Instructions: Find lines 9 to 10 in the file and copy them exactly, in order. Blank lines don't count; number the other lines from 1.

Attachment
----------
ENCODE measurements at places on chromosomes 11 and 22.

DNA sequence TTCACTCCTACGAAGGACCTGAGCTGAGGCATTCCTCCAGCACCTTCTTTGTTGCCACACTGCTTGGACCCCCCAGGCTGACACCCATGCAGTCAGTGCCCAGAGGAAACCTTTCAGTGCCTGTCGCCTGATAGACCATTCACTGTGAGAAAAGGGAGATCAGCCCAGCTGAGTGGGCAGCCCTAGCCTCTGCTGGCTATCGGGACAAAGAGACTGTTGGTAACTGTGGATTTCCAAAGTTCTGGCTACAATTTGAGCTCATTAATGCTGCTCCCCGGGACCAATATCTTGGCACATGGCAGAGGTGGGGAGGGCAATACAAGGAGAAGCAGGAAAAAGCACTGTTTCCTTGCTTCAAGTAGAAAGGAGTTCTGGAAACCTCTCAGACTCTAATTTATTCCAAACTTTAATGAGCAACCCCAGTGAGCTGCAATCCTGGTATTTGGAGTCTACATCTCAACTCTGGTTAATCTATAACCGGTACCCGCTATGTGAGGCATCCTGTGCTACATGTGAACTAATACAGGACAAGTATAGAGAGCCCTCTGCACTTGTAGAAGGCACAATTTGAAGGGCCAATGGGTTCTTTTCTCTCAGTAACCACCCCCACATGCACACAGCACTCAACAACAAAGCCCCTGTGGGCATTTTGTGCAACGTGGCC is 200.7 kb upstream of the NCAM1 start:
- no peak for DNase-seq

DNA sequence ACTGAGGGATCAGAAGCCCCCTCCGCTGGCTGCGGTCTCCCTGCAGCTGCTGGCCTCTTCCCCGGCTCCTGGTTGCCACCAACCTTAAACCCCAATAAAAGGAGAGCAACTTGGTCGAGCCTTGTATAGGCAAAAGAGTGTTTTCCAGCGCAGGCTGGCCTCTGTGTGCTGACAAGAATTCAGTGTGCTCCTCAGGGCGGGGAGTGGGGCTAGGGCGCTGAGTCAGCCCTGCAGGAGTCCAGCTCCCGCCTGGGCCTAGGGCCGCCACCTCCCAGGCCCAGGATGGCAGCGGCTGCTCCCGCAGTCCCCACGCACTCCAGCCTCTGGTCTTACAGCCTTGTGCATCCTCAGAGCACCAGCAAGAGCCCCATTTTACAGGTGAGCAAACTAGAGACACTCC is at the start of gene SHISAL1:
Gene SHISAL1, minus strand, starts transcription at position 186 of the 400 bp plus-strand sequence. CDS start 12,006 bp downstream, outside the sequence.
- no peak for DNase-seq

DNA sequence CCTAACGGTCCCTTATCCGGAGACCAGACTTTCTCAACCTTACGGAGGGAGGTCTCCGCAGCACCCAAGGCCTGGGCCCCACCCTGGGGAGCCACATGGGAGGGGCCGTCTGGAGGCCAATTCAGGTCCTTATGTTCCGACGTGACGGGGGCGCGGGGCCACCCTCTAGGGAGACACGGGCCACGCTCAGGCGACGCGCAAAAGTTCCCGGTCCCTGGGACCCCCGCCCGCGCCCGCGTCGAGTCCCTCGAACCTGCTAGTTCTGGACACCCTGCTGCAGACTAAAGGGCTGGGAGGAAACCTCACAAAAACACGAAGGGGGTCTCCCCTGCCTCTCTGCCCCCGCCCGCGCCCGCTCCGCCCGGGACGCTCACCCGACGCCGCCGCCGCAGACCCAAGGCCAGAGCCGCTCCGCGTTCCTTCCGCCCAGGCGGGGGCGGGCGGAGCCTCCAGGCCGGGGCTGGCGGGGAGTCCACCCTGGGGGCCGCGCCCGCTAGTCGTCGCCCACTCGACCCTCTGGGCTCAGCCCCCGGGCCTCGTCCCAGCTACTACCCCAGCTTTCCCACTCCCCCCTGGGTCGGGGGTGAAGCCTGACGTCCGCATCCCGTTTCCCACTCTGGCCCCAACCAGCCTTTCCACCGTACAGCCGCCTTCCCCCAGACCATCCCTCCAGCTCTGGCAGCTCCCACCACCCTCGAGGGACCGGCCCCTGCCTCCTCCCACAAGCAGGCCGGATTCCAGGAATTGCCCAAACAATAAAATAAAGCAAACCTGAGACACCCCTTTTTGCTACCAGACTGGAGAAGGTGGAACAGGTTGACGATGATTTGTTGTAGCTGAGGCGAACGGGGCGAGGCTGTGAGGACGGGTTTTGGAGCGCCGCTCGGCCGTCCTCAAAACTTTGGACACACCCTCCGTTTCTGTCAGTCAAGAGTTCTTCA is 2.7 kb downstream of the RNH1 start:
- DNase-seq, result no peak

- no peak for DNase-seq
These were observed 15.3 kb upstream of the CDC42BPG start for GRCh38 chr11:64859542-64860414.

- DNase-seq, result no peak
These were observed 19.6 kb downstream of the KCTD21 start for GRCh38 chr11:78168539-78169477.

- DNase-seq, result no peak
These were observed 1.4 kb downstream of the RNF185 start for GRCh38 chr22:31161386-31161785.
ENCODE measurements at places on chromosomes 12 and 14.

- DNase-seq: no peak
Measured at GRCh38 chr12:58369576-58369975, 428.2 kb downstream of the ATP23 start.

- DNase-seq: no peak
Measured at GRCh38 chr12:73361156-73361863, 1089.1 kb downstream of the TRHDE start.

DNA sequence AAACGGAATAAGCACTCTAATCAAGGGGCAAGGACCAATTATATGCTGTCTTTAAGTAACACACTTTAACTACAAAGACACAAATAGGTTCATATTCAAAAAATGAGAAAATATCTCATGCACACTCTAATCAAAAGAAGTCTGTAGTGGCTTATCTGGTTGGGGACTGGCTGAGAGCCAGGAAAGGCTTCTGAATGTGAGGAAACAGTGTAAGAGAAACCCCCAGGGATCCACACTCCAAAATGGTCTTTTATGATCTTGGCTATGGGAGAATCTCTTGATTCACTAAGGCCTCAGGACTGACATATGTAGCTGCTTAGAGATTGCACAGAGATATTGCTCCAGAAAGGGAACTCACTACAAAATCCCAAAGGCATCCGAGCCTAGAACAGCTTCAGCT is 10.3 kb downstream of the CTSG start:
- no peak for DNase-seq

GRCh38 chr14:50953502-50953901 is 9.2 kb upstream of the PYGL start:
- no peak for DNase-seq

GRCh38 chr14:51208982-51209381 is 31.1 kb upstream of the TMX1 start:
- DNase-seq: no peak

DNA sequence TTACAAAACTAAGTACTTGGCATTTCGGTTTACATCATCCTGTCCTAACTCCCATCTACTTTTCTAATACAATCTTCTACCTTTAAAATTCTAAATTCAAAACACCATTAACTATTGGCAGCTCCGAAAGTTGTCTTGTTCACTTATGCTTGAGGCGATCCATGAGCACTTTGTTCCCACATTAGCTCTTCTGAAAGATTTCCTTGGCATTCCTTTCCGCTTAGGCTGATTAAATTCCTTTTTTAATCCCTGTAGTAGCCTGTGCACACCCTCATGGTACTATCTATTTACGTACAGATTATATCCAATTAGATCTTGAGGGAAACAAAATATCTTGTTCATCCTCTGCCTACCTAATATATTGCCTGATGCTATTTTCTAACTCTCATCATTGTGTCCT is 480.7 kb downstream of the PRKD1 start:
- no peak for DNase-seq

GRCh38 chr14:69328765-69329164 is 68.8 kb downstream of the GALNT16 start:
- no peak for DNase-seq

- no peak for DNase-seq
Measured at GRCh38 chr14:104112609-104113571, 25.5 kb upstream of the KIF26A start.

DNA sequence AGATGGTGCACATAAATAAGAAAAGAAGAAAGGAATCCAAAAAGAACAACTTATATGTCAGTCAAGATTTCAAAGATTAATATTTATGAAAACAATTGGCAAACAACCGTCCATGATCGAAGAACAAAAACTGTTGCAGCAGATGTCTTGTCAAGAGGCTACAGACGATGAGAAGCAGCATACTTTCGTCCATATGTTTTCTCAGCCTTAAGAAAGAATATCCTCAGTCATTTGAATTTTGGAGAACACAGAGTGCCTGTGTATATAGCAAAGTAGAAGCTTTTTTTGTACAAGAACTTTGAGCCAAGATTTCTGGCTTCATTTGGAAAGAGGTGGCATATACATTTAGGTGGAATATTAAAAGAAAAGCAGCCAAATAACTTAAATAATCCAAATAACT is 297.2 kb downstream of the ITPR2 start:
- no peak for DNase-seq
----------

- no peak for DNase-seq
These were observed 15.3 kb upstream of the CDC42BPG start for GRCh38 chr11:64859542-64860414.